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Grounds For Disinheriting A Spouse And Children


Planning for the future is important, and estate planning is one way to ensure that your assets are divided as per your wishes after you pass away. However, sometimes there may be situations where you feel disinheriting your spouse or children may be necessary.

This is a sensitive topic and requires careful consideration. However, you do not have to make that decision alone. Consider speaking with a knowledgeable lawyer. Our Pompano Beach elective share lawyer at Mark R. Manceri, P.A., can explain the grounds for disinheriting a spouse or children to help you make an informed decision.

What Are the Grounds for Disinheriting a Spouse and Children?

The most common grounds for disinheriting your spouse or children include:

Previous Inheritance Distribution

If your children have already received substantial gifts or inheritance from you during your lifetime, you may choose to disinherit them from any future inheritance. It is important to communicate with your children beforehand regarding this decision and make sure you have proper documentation in place to support your decision.

Lack of Relationship

If you have a strained relationship or no relationship with your spouse or children, you may choose to disinherit them entirely. This decision shouldn’t be taken lightly and requires careful consideration. It is important to ensure your reasons for disinheriting are based on valid grounds and not out of anger or spite.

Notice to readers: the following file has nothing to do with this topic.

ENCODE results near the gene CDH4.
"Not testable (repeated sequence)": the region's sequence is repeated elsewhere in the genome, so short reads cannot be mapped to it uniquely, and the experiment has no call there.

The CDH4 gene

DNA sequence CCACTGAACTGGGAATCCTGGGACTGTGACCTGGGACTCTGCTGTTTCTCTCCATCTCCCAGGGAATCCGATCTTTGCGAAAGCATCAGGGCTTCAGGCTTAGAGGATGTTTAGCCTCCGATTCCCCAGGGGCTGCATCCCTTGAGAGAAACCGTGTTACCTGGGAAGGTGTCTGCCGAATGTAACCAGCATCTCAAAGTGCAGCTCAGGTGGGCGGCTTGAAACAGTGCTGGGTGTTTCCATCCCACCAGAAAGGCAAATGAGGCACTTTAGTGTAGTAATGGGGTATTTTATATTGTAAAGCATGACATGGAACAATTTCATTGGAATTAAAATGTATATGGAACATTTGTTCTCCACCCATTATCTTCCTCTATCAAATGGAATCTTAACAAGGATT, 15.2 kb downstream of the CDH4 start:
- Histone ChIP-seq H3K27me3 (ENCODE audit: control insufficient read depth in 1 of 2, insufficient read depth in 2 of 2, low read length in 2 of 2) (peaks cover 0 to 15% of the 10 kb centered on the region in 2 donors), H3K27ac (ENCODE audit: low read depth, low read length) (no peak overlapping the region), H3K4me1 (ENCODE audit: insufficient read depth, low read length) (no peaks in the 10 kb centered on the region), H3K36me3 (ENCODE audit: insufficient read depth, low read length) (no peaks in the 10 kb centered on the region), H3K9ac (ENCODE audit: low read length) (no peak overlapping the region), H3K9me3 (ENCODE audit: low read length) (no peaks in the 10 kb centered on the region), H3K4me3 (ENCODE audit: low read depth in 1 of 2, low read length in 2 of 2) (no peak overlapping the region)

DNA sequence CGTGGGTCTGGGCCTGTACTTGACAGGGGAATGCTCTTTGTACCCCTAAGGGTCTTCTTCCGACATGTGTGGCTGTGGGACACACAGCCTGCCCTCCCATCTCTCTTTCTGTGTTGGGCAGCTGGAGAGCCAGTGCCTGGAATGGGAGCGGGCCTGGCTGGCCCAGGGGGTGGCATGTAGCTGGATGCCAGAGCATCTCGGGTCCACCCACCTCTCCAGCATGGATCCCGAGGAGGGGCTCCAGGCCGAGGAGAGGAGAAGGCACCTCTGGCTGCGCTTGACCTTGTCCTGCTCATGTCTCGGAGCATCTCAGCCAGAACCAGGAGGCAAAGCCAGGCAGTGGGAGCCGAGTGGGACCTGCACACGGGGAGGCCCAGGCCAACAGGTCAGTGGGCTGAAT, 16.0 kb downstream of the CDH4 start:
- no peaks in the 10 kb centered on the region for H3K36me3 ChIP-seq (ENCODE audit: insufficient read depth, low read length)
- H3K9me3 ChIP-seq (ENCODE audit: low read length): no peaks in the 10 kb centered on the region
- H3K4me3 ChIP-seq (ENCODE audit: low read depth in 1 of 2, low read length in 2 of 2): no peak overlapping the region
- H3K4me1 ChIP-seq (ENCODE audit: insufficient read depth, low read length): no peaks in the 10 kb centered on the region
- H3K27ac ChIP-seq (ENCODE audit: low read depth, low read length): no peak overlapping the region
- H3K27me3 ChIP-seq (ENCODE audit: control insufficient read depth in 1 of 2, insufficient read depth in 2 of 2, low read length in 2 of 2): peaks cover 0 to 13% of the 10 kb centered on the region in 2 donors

Conflict of Interest

If you have a business or other assets that are co-owned and you do not trust your spouse or children to maintain the business or assets after you’re gone, it may be grounds for disinheriting them. To avoid legal consequences or disputes, it is important to have a clear and well-defined reason for taking such action in your estate planning.

What Is the Spouse’s Elective Share in Florida?

The spouse’s elective share is a legal right granted to a surviving spouse to claim a percentage of their deceased spouse’s estate no matter what their will says. This means that even if a will purposefully disinherits a spouse, they are still entitled to a portion of the estate.

In Florida, the elective share is 30% of the deceased spouse’s “elective estate” (Florida Statutes § 732.201). It is important to note that the elective share only applies if the deceased spouse was a resident of Florida or had property in Florida at the time of death.

How Is the Spouse’s Elective Share Calculated?

The elective share is calculated based on the deceased spouse’s “elective estate.” The elective estate includes all assets that the deceased spouse owned at the time of their death, including assets that may have been transferred outside of the probate process, such as life insurance policies, retirement accounts, and jointly owned assets. The elective estate also includes all of the deceased spouse’s lifetime gifts made to others, as well as certain property that the deceased spouse had an interest in at the time of their death.

Consult with a Lawyer Today

Disinheriting a spouse or children can be a challenging decision, but it is your right to do so if you have exhausted all other options. Consider contacting our experienced lawyer at Mark R. Manceri, P.A., to get help in navigating this decision-making process and ensure that your final wishes are properly documented. Call 954-491-7099 to receive a consultation.



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